Cardamom and honey make a classic pair with any stone fruit, the dark spiciness of the cardamom playing off the sweet brightness of fruit, floral honey adding a topnote of flavor. The crust shatters and flakes, lending its warm taste of caramelized butter and whole grains to the mix. Pockets of cold butter and a bit of buttermilk make the dough extra flaky, and a few turns and folds in the style of puff pastry add extra layers and malleability to the dough.
Feel free to make this stone fruit galette with whatever fruit you have on hand. Plums tend to be the most watery and tart of the bunch, so if using all plums, add a little extra sugar and cornstarch. I imagine ripe pears would make a delicious fall variation, too.
All it takes is a little love, time, and patience, and even the most imperfect produce can become something beautiful.
*Thanks for reading! For more Bojon Gourmet in your life, follow along on Facebook, Instagram, or Pinterest, or subscribe to receive new posts via email. And if you make this, I’d love to see! Tag me on Instagram @The_Bojon_Gourmet and #bojongourmet.*
- 1 recipe Flaky Gluten-Free All-Butter Pie Dough, preferably the buttermilk variation made in the food processor and given two turns, chilled (or your favorite pie dough recipe for one 9-inch crust)
- GF oat flour, for rolling the dough
- 2 medium nectarines or peaches
- 3 large apricots
- 4 medium plums
- ⅓ cup (70 g) organic granulated sugar, plus 2 teaspoons for sprinkling
- 1½ tablespoons (10 g) cornstarch
- ½ teaspoon ground cardamom
- squeeze of lemon juice
- big pinch salt
- ~ 2 tablespoons (30 ml) honey, for drizzling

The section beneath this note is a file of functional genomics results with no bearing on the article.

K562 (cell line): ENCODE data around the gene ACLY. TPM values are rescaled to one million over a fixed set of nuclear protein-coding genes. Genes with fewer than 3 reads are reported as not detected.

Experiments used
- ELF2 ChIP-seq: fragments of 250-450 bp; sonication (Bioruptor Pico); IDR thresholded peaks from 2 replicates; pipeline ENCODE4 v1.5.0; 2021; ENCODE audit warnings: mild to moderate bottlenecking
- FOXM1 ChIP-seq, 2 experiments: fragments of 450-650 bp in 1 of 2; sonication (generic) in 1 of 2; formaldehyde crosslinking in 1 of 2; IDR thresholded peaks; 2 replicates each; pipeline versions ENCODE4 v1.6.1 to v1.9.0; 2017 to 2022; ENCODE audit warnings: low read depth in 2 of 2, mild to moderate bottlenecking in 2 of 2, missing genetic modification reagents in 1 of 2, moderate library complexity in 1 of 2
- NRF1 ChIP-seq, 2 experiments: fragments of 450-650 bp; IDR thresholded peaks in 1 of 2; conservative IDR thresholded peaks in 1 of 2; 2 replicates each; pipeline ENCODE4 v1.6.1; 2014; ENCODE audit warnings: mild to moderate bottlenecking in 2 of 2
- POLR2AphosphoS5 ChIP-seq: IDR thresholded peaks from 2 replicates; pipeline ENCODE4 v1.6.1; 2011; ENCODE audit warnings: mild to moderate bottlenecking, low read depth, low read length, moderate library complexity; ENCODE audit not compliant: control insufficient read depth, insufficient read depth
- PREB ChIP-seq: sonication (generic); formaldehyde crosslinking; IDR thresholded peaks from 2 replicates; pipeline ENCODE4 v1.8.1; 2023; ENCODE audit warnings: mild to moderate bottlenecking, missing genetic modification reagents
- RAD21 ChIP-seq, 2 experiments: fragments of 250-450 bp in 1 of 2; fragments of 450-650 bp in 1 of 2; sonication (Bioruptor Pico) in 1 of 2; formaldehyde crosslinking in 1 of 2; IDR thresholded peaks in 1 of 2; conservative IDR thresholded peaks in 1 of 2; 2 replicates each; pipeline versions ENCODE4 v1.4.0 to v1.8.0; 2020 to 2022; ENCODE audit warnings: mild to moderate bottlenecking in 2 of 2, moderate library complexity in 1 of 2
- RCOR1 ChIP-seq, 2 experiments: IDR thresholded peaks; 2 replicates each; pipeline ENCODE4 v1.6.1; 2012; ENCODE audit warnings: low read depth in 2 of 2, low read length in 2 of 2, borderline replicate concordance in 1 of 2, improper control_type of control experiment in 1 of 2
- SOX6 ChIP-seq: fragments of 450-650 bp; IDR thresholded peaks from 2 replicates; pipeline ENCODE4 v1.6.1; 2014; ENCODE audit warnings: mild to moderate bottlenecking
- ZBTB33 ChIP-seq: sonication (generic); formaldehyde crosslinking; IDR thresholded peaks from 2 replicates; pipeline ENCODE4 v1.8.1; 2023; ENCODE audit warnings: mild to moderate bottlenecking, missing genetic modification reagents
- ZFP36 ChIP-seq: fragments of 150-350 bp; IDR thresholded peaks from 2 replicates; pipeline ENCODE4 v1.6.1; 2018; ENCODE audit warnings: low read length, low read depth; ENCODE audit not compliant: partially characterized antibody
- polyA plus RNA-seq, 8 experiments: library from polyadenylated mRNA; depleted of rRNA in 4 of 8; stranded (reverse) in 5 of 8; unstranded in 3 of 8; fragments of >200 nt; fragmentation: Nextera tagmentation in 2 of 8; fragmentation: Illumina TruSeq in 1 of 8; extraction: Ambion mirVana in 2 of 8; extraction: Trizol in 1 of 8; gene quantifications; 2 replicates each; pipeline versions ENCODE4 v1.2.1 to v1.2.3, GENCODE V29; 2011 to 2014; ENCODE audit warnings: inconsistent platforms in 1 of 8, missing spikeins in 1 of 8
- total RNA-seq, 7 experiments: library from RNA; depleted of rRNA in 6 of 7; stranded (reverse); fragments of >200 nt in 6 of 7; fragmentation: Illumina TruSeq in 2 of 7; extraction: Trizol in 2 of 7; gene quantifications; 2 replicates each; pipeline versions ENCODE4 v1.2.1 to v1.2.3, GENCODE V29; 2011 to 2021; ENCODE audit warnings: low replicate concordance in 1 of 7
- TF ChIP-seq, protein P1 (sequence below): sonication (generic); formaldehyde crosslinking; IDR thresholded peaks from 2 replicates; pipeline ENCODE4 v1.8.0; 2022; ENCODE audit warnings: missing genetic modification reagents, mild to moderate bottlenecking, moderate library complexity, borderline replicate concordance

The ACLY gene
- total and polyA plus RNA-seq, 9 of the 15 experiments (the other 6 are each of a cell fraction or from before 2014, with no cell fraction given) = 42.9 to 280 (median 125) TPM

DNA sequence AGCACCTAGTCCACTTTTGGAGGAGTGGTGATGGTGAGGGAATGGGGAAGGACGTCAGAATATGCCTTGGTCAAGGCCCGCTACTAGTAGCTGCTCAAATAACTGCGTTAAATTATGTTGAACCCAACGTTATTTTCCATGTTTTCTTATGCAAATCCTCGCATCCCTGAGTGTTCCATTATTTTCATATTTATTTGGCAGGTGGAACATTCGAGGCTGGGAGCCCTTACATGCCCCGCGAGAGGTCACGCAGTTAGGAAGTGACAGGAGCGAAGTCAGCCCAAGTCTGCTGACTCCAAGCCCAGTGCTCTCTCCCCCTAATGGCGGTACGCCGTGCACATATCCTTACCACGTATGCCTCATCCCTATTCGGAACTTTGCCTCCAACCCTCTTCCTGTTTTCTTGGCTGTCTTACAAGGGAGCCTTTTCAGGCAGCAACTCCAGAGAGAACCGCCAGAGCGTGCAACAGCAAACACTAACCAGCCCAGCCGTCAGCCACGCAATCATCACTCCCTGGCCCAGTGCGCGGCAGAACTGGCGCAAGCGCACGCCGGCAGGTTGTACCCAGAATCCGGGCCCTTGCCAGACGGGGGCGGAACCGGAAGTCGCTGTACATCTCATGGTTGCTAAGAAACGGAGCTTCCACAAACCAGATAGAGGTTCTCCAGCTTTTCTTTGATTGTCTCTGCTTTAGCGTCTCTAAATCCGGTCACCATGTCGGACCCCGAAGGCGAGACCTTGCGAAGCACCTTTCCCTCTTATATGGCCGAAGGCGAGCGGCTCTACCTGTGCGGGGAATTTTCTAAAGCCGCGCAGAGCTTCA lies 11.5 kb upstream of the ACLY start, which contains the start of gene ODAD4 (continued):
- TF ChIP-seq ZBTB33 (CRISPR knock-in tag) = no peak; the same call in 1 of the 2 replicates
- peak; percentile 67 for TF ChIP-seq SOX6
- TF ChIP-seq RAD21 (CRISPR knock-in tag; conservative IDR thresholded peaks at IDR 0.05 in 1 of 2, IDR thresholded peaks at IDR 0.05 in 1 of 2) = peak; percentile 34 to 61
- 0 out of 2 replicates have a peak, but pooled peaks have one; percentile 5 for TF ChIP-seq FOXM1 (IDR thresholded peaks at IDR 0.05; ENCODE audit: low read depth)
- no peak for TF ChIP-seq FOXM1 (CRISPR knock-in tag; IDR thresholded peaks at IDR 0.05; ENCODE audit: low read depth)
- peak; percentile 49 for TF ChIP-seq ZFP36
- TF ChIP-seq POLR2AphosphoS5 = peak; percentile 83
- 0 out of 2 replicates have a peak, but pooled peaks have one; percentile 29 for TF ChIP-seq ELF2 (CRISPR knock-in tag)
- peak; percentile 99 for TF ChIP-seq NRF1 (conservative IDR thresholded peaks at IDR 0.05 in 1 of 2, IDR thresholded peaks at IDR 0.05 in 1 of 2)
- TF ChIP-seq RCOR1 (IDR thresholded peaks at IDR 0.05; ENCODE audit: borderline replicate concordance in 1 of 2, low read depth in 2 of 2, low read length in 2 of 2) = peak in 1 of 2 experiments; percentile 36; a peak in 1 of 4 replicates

- 1 egg, beaten (or 2 tablespoons heavy cream or milk)
- vanilla ice cream, for serving
- Let the dough soften at room temperature if it’s very cold, 5 minutes or so, until malleable. Roll the dough between two large sheets of parchment paper, dusting it with oat flour and flipping the whole thing over as needed to prevent sticking, to make a 14-inch round that is roughly ¼-inch thick. If the dough cracks or tears, just squish it back together; it can take quite a lot of abuse. Trim the edges into a clean round, then slide the parchment and dough onto a large, unrimmed baking sheet and chill until firm, 30 minutes.
- Position a rack in the lower third of the oven and preheat to 400ºF.
- Halve and pit the stone fruit (or cut the flesh off the core if they aren’t freestones) and slice thinly, about ⅛” thick. You should have about 4 cups of fruit. In a large bowl, stir together the ⅓ cup sugar, cornstarch, and cardamom. Gently toss in the fruit, lemon juice, and salt, until the fruit is coated evenly.
- When the dough has chilled, remove from the refrigerator and, leaving a 2-inch overhang, place the fruit in concentric circles, starting with the outside and working in, overlapping the slices slightly. (If you’re pressed for time, you can just dump the fruit over the crust for a more rustic looking dessert – no judgement.) Fold the edge of the dough up over the fruit to form a crust, pleating it as you go. Brush the edge of the dough with the egg wash (or cream or milk) and sprinkle with the sugar.
- Bake the galette until the crust is golden and the fruit is bubbling, 35-45 minutes, rotating halfway through for even baking. Remove from the oven and let cool to warm, then drizzle all over with honey. Cut into wedges and serve warm or at room temperature with ice cream.
- The galette is best the day of baking while the crust is crisp, but extras will keep, refrigerated airtight, for up to 3 days.